Thursday 28 August 2014

Work Station

In my previous life I had my own work station which in some establishments is referred to as a pod or a cubicle.  The walls are temporary and may be short or tall.  There is no door.  Sometimes the lighting can be challenging.  I found that the fluorescent lights tended to induce headaches so I had them turned off.

These days my work station is quite different.  There is no pod or cubicle, no walls or door either.  The lighting varies daily and I have no control over the intensity.  I must dress for the outdoor temperature whereas I used to dress for the indoor temperature which always seemed to be cold in summer and hot in winter.  You'd think the government would figure out how to control the temperature in its office buildings....

Here is my work station. This is my own patch of the Canadian Shield!  My chair is not ergonomic but then I don't sit it in for very long in a day.  My chair is very portable and can go anywhere on our acreage.  My tools, as depicted here, include my cute little rifle and my current knitting project.

Here is one of the many expansive views I enjoy regularly.  Serene and pastoral, happily grazing sheep.  The sheep in the foreground are the lambs; they are almost as big as their mothers now.  From various perches where I move my chair I can enjoy the view of the sheep.  My presence is as important a deterrent to coyotes as my seeing the sheep.

I need some dish cloths so I have knit up this one while sitting at my work station on my piece of the Canadian Shield. I have begun a second one now.  Actually this is my third one.  I didn't care for the first one so I ripped it out and started again.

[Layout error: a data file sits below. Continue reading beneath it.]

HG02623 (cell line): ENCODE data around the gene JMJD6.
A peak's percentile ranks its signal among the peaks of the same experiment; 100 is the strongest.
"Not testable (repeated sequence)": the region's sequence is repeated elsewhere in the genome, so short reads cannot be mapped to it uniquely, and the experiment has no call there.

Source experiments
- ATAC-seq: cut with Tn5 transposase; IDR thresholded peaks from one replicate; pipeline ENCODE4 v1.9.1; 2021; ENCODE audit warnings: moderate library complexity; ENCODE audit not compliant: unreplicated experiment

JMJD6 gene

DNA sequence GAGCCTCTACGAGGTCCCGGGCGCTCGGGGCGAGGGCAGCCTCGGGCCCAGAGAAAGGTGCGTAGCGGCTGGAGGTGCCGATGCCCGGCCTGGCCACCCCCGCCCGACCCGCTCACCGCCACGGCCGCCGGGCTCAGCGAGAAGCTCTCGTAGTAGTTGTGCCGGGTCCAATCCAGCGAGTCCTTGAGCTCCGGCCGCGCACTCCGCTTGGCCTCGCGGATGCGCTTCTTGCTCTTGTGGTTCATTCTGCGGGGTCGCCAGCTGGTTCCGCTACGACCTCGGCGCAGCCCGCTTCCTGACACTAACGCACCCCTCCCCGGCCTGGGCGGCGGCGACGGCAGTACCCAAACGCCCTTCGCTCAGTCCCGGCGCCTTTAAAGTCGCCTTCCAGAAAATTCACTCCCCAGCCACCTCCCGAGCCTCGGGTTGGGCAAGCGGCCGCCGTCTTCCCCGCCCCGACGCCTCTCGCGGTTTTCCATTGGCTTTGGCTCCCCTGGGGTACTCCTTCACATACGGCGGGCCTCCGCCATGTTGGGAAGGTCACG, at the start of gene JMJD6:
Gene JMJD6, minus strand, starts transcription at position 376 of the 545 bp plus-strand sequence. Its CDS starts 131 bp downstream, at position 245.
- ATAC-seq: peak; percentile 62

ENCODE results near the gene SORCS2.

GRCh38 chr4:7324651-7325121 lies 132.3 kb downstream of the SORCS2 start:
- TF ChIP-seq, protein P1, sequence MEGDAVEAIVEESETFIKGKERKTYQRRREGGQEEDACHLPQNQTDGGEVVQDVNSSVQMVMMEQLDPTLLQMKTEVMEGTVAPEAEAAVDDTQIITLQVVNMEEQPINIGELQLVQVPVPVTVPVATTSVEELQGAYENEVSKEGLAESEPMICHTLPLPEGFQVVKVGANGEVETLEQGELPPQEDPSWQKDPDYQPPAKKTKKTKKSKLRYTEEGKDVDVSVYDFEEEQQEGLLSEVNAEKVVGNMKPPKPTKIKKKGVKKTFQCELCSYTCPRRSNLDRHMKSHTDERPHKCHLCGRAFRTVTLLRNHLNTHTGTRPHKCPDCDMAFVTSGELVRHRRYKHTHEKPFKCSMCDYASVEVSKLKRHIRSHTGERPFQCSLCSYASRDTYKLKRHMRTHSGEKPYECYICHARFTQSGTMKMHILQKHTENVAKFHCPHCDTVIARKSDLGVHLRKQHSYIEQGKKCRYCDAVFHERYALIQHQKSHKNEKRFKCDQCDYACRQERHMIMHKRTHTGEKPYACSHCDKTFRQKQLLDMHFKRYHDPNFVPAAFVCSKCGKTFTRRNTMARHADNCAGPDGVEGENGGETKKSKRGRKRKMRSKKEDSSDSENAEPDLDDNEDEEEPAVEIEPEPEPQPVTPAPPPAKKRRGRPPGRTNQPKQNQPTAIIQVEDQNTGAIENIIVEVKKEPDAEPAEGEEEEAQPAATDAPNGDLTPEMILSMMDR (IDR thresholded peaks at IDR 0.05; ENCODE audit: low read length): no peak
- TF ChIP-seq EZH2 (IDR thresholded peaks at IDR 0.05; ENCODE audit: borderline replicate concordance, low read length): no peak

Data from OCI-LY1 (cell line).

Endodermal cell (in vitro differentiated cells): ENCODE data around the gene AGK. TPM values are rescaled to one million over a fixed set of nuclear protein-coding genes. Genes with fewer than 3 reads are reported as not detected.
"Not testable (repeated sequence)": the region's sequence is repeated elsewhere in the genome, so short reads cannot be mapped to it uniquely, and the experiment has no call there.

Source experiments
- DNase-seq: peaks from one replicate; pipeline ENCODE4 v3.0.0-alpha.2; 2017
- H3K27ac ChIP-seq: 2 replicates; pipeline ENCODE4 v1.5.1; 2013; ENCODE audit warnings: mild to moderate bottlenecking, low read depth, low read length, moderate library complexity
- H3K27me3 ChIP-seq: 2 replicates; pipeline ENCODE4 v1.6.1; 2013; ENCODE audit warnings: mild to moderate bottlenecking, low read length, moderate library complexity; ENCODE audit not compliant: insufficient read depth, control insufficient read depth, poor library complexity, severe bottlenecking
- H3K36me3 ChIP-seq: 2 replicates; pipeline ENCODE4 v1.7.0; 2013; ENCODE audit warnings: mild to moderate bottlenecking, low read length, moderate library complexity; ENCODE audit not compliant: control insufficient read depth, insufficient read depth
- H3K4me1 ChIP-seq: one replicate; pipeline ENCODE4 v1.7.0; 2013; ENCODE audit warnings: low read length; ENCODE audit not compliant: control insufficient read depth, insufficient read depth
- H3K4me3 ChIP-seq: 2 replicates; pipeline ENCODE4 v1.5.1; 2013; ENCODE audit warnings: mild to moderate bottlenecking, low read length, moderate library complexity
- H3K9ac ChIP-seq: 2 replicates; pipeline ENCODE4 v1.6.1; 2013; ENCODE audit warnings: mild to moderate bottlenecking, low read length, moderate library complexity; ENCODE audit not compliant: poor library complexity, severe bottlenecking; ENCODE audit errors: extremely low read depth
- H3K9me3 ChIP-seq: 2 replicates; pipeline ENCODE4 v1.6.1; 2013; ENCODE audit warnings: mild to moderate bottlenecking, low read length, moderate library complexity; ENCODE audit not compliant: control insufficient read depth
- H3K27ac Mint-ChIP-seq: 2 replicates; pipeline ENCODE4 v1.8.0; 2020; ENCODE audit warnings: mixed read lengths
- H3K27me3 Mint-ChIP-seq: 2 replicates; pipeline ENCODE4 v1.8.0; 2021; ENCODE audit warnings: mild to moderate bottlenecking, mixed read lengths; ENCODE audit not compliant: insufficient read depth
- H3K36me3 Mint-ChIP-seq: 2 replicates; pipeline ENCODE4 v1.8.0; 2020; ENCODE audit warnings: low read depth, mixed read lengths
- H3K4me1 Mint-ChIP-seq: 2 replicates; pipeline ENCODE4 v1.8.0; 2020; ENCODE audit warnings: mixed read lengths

On several mornings recently it has been foggy with heavy moisture in the air.  In my work bag I usually carry a camera.  I spent some time the other morning finding photogenic spider webs and this is one of the better shots.

This is all part of the view from my work station.

Monday 25 August 2014

Fibre, Fun and Fellowship

This blog has been percolating in my brain for over one week.  The Fibre Fun Day was planned for Tuesday August 19th.  There were a number of regrets; it is a busy time of year for holidaying.  At any rate I selfishly invited fibre friends and family for a day of fellowship in order to get me out of the barn and playing with fibre.  It worked!

There were six of us in total.  Our potluck lunch was quite enjoyable - as these things so often are!  Two of us were fibre folk, three were family and one was a neighbour.  The fellowship was just lovely.  After lunch we went for a walk and then we enjoyed the veranda again until it was time for departures.

It was not until the evening, well after everyone had left, that I carded up some of Dot's fleece and added some sari scraps to it.  I sat down and spun.  It was divine!  I was spinning my sheep's wool!